A simple comparison of market interest rates over time as an indicator of changes in the stance of monetary policy is potentially misleading, however. Economists call the interest rate that is essential to decisions made by households and businesses to buy capital goods the real interest rate. It is often proxied by subtracting from the market interest rate the actual or expected rate of inflation. If inflation rises and market interest rates remain the same, then real interest rates have fallen, with a similar economic effect as if market rates (called nominal rates) had fallen by the same amount with a constant inflation rate.

The federal funds rate is only one of the many interest rates in the financial system that determines economic activity. For these other rates, the real rate is largely independent of the amount of money and credit over the longer run because it is determined by the interaction of saving and investment (or the demand for capital goods). The internationalization of capital markets means that for most developed countries the relevant interaction between saving and investment that determines the real interest rate is on a global basis. Thus, real rates in the United States depend not only on U.S. national saving and investment but also on the saving and investment of other countries. For that reason, national interest rates are influenced by international credit conditions and business cycles.

Economic Effects of Monetary Policy in the Short Run and Long Run

How do changes in short-term interest rates affect the overall economy? In the short run, an expansionary monetary policy that reduces interest rates increases interest-sensitive spending, all else equal. Interest-sensitive spending includes physical investment (i.e., plant and equipment) by firms, residential investment (housing construction), and consumer-durable spending (e.g., automobiles and appliances) by households. As discussed in the next section, it also encourages exchange rate depreciation that causes exports to rise and imports to fall, all else equal. To reduce spending in the economy, the Fed raises interest rates and the process works in reverse.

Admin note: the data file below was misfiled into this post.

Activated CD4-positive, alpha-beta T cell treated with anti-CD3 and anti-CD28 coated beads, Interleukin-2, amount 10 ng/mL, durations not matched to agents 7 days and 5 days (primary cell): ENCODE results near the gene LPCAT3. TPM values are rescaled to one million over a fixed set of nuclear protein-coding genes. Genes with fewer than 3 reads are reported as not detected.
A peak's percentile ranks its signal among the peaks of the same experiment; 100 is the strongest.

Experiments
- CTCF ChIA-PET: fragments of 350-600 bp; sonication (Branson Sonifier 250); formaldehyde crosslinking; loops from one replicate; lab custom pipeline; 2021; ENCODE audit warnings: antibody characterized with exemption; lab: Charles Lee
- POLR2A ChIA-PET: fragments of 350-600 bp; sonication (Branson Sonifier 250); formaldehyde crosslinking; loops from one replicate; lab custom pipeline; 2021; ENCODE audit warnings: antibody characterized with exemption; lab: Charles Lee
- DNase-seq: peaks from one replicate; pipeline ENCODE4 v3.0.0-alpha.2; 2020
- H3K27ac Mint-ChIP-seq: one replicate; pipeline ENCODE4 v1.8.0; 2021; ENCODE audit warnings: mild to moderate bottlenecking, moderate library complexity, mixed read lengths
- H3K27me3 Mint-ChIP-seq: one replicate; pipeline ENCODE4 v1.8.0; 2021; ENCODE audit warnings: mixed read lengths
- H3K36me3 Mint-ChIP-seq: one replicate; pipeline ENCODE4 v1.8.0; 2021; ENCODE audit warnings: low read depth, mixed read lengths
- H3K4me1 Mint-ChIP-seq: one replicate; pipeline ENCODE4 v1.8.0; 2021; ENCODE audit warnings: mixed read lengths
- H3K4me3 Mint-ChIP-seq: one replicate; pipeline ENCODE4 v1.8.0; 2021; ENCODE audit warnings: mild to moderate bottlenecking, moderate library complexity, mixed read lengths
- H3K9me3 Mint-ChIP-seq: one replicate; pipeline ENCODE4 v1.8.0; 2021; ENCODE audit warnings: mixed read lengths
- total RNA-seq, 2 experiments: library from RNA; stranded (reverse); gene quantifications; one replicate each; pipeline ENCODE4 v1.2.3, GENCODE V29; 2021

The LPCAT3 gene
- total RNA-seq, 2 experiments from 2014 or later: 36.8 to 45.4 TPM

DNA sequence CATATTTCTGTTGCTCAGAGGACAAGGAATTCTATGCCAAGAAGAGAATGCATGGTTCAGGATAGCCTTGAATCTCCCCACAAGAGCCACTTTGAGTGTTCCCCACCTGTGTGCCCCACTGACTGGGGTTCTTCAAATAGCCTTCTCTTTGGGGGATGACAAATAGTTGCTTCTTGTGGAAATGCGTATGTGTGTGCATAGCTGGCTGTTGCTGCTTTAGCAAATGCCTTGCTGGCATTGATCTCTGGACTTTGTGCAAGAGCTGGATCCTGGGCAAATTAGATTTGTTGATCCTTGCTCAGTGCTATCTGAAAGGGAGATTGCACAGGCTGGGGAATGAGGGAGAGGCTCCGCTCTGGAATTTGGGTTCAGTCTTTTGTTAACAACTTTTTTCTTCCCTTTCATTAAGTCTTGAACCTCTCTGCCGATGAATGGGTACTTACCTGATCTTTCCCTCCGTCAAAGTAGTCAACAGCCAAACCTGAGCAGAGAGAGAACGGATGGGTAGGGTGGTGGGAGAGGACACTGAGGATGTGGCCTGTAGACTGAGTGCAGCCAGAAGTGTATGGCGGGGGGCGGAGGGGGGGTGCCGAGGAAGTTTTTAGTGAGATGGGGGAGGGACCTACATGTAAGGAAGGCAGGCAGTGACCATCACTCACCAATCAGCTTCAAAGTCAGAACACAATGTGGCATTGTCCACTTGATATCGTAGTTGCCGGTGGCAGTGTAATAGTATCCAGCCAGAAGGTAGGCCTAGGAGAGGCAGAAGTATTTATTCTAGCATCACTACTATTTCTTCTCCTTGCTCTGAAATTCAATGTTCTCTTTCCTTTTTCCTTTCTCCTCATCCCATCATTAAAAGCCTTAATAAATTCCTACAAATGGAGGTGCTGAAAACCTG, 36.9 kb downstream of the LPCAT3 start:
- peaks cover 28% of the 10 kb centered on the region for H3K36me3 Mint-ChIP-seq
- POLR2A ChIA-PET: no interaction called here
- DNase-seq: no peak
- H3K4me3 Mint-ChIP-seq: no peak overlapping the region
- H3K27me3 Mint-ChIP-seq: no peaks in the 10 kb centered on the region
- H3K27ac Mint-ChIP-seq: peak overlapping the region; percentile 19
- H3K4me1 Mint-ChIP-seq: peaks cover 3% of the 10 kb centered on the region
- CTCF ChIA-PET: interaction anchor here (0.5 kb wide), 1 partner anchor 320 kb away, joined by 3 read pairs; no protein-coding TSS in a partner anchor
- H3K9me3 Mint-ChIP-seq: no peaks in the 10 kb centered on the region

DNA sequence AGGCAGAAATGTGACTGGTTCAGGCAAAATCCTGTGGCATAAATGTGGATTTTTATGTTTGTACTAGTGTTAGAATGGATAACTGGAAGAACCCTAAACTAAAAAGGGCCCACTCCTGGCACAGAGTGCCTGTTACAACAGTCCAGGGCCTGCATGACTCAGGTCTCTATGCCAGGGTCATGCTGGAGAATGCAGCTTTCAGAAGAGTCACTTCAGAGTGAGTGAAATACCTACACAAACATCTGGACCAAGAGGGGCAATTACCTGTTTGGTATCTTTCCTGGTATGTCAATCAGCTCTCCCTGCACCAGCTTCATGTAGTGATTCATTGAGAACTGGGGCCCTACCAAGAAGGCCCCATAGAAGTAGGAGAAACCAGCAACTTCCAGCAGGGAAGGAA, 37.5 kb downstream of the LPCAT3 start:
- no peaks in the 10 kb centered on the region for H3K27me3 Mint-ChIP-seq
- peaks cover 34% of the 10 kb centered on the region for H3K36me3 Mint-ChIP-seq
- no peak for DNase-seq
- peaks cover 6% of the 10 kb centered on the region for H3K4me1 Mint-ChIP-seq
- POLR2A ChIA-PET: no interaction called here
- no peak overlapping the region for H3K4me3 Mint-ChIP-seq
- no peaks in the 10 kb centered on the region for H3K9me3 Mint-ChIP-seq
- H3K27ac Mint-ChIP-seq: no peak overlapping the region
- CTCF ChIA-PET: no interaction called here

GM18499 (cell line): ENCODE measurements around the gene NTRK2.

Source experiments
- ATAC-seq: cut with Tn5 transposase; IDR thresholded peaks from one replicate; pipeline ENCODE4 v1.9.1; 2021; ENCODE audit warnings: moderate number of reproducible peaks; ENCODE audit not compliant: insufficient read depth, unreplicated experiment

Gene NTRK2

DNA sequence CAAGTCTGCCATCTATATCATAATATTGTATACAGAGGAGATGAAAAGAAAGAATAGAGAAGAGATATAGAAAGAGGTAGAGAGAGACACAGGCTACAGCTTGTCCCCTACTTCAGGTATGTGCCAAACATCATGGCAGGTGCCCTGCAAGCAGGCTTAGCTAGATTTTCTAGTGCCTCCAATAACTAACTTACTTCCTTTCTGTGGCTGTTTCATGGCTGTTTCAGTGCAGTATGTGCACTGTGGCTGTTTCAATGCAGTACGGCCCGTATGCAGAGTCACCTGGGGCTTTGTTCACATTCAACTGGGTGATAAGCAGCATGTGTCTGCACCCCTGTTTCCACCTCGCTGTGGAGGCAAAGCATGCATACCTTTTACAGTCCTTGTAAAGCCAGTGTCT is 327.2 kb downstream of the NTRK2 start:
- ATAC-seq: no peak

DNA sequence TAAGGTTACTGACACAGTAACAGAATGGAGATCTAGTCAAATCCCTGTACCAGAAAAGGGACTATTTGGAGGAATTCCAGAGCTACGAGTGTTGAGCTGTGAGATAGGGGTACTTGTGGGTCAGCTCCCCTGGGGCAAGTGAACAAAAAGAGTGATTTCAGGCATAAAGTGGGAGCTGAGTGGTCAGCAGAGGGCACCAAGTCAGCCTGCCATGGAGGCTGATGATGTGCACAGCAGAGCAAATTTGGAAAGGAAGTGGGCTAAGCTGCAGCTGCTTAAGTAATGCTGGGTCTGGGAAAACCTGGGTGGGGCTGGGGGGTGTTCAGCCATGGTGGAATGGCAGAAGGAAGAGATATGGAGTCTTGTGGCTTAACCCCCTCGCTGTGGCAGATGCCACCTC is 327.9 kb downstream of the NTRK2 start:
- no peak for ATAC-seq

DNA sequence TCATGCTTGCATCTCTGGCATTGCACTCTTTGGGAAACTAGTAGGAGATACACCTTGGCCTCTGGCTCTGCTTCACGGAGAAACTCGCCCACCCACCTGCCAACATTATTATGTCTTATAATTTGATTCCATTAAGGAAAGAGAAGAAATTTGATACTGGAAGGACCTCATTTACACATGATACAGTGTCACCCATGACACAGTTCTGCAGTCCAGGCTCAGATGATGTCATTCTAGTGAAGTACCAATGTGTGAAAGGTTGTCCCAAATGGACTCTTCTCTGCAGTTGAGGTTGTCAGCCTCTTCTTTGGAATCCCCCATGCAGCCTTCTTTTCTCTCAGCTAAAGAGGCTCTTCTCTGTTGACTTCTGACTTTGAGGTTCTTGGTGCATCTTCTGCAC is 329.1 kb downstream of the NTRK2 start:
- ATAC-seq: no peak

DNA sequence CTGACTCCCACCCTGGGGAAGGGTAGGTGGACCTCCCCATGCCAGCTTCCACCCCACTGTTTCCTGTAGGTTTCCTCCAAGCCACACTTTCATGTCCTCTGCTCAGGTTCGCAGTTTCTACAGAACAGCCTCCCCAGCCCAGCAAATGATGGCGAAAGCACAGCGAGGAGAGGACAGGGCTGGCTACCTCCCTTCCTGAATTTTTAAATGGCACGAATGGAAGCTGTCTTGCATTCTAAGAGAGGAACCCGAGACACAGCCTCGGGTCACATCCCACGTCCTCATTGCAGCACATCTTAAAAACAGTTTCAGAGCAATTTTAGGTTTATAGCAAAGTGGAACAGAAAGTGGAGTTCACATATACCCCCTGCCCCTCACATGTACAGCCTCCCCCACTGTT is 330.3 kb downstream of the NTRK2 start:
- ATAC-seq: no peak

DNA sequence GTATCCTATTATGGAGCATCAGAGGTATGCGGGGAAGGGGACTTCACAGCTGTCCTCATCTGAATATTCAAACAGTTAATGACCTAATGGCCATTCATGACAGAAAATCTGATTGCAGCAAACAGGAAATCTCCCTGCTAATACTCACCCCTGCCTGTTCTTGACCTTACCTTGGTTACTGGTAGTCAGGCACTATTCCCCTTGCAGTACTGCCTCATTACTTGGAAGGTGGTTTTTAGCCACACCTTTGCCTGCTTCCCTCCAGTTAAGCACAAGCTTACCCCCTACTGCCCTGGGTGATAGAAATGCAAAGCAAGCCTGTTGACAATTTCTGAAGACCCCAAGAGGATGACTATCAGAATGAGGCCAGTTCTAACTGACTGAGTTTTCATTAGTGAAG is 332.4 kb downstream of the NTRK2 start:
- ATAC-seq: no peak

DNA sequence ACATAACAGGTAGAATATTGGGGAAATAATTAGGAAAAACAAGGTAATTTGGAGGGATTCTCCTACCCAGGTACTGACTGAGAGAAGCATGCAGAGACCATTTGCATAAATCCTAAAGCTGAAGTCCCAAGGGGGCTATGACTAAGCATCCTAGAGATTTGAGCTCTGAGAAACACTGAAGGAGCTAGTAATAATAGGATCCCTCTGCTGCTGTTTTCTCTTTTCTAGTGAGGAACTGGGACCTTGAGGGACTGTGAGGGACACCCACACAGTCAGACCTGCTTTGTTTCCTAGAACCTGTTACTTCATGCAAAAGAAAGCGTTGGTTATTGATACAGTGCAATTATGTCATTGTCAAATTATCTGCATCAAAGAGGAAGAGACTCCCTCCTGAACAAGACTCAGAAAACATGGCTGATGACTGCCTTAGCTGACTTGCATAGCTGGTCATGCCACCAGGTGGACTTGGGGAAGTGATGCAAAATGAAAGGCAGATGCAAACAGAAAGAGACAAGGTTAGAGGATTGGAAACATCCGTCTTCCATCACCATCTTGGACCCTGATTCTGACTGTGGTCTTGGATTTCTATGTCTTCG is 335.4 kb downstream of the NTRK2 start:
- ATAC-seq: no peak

An examination of U.S. economic history will show that money- and credit-induced demand expansions can have a positive effect on U.S. GDP growth and total employment. In the Fed's model of the economy, a one percentage point increase in the federal funds rate would increase the output gap by 0.2-0.5 percentage points and decrease inflation by 0.2-0.8 percentage points at its peak (after about two years).22 The extent to which greater interest-sensitive spending results in an increase in overall spending in the economy in the short run will depend in part on how close the economy is to full employment. When the economy is near full employment, the increase in spending is likely to be dissipated through higher inflation more quickly. When the economy is far below full employment, inflationary pressures are more likely to be muted. This same history, however, also suggests that over the longer run, a more rapid rate of growth of money and credit is largely dissipated in a more rapid rate of inflation with little, if any, lasting effect on real GDP and employment.23

Economists have two explanations for this paradoxical behavior. First, they note that, in the short run, many economies have an elaborate system of contracts (both implicit and explicit) that makes it difficult in a short period for significant adjustments to take place in wages and prices in response to a more rapid growth of money and credit. Second, they note that expectations for one reason or another are slow to adjust to the longer-run consequences of major changes in monetary policy. This slow adjustment also adds rigidities to wages and prices. Because of these rigidities, changes in the growth of money and credit that change aggregate demand can have a large initial effect on output and employment, albeit with a policy lag of six to eight quarters before the broader economy fully responds to monetary policy measures. Over the longer run, as contracts are renegotiated and expectations adjust, wages and prices rise in response to the change in demand and much of the change in output and employment is undone. Thus, monetary policy can matter in the short run but be fairly neutral for GDP growth and employment in the longer run.24 In the Fed's model, the effect of higher rates on the output gap disappears after five years.